In early March we returned from a lovely two week break in Goa, 750 kms north from where Stars End 2 was moored in a marina just off the bustling city of Kochi, India.
We had driven up in a rental car with friends Del & Craig, and it was an ‘interesting’ experience with the crazy drivers and the abysmal road conditions in many areas.
Craig is a highly skilled driver with very quick thinking reactions. Despite many scary near misses due to the death defying total disregard for safety from other drivers, the car arrived with only three scratches and dents by the time we arrived in Goa. No joke. Ironically, when Craig returned the car, there were no penalties, and the company didn’t even worry about checking the car properly, which makes you think this must be an accepted hazard of driving on Indian roads.
We stayed for most of our time in a lovely resort near the beachside area of Cavelossim, where we enjoyed a luxurious apartment, the surf beach and a great choice of restaurants and supermarkets selling very cheap alcohol.
Unfortunately Frank suffered from a stomach bug and Del ended up in hospital for a night with an ongoing neck injury, so our holiday was somewhat curtailed.
Whist we were away, the world crisis had noticeably worsened.
The covid-19 was spreading voraciously and some countries had already classified it as a pandemic.
We were preoccupied each day checking the online updates as the media reported the disturbing news of the rapidly spreading virus, panic buying in the shops and radical actions by some countries in an effort to contain the virulent outbreak.
So when the call came on March 16th, just days after we returned to the yacht in Kochi, for all overseas Australians to make their way back home by whatever means they could, we realised this was now a serious situation we could not ignore.
Since Covid-19 cast its shadow across the world, the dilemma of making the ‘right decision’ has become an over riding concern to a whole category of individuals – the overseas ‘yachties.‘
There are people from so many countries represented within the cruising community who were now, like us, finding themselves stranded, far from home and unsure of the best action to take.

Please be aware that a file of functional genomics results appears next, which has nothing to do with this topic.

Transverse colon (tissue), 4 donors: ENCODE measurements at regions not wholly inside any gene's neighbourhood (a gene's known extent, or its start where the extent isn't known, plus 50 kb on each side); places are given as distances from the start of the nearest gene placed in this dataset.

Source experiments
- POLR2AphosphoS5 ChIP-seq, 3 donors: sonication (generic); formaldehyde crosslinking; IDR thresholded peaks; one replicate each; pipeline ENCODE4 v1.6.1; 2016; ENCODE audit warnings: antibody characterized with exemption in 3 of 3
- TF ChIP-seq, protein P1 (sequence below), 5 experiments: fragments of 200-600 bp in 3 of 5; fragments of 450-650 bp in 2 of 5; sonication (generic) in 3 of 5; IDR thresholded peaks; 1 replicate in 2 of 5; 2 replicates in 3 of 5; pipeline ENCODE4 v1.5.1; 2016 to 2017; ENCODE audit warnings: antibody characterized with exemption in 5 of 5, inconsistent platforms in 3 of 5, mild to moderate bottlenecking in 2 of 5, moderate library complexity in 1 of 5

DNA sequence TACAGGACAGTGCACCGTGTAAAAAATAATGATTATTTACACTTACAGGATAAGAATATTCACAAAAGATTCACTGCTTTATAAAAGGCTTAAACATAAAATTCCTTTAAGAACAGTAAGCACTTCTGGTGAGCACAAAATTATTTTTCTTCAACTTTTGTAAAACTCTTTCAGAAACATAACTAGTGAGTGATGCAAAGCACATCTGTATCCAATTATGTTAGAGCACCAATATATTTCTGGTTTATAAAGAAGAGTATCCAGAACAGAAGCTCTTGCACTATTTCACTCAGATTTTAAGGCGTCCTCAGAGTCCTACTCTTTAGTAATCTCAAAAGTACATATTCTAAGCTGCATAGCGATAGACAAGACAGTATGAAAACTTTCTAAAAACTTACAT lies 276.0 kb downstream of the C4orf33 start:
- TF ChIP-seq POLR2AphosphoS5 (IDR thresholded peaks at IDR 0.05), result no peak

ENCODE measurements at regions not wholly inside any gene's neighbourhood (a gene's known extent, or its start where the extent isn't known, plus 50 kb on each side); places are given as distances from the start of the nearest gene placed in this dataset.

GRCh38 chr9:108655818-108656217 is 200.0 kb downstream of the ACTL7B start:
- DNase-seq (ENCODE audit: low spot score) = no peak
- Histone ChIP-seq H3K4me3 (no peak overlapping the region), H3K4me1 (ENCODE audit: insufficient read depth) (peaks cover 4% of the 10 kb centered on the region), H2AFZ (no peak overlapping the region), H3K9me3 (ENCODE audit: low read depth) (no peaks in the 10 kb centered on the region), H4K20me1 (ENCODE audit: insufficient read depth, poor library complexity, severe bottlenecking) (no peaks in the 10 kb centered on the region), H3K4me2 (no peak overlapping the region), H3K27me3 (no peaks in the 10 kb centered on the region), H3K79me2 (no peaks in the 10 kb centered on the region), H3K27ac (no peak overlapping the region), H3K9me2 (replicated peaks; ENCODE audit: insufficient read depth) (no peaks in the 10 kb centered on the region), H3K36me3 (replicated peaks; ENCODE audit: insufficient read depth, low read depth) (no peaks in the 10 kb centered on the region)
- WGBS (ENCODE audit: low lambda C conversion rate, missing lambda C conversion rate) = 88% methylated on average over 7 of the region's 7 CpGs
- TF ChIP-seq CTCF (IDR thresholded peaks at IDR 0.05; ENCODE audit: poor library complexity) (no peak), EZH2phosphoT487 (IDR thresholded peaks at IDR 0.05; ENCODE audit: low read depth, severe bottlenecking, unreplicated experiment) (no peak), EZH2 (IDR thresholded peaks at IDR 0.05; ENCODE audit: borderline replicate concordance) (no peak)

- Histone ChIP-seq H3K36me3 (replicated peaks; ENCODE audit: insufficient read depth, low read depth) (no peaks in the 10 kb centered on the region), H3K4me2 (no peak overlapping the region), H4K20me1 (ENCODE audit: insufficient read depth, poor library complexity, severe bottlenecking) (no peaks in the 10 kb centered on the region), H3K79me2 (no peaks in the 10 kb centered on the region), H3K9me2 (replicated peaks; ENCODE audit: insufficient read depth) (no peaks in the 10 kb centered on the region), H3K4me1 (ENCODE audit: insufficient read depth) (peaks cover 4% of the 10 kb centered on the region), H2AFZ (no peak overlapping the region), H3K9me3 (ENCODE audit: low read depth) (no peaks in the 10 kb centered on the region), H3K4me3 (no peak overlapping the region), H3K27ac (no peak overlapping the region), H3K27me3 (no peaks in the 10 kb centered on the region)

Most overseas cruising yachts we’ve met over the years are either on a predetermined path transiting around the globe by one route or another or simply taking their time exploring one country before deciding where to travel next.
Now these dynamics had changed completely as we became caught up in this unprecedented predicament.
The question of whether to stay or leave, go east or west, remain in a foreign country with visas expiring and governmental laws changing weekly, or risk moving to another country that has a whole other set of restrictions or could close its border before you reach there became a quandry for the entire cruising community.
We had the option with our long-term visas to stay on board the yacht in Kochi and ‘wait it out’ throughout the monsoon season with its heavy rain and stifling humidity ( not to mention the infestation of rats that we were told about from a yachtie who remained last year), but there was also the obvious ramifications of staying in an over populated third world country which would inevitably struggle with a pandemic.
A number of countries were attempting to stop the spread of covid-19 by going into lockdown. It became unlikely we would be able to use our booked flights back to Australia in mid April, and thoughts of booking a new flight and trying to return to Stars End 2 later on was fraught with unknown outcomes.
Frank and I came to the conclusion that we felt safest staying with Stars End 2, remaining isolated and self sufficient as much as possible.
We felt a strong pull to head back home to Australia and be closer to our family, and this became our over riding decision for leaving India.
We would be very sad to leave, as we had loved our time here. The brilliant vibrancy of everything about the country; the rich culture, the dazzling colours, the sounds, the smells of the fragrant food, the friendly smiling faces, even the crazy traffic & bustling streets. India had touched Frank and I in different ways but we both would have loved to stay longer.
However, countries were already starting to close their borders, so we needed to move fast before our options narrowed more.
Returning to south east Asia was no longer possible plus it was the wrong time to head back as the north west trade winds were not due to begin until May/June.
However the Maldives, 260 miles south west of India was still open, was an easy run and would allow us to continue our route eastwards once the trade winds set in.
So on Sunday evening we filled out the visa applications, cruising permits & paperwork and emailed it to the agent in the Maldives.
We spent a crazy 24 hours putting the boat back into working order and cleared out of India on Tuesday morning, March 17th, with mixed emotions.
We felt we had made the best choice for us, but we knew we would be facing quite a few challenges over the coming weeks.
Our thoughts were to sail to the Maldives with the intention of staying there a few weeks to enjoy the beautiful islands whilst waiting for more favorable winds to sail to Christmas Island and on to Darwin in the Northern Territory of Australia.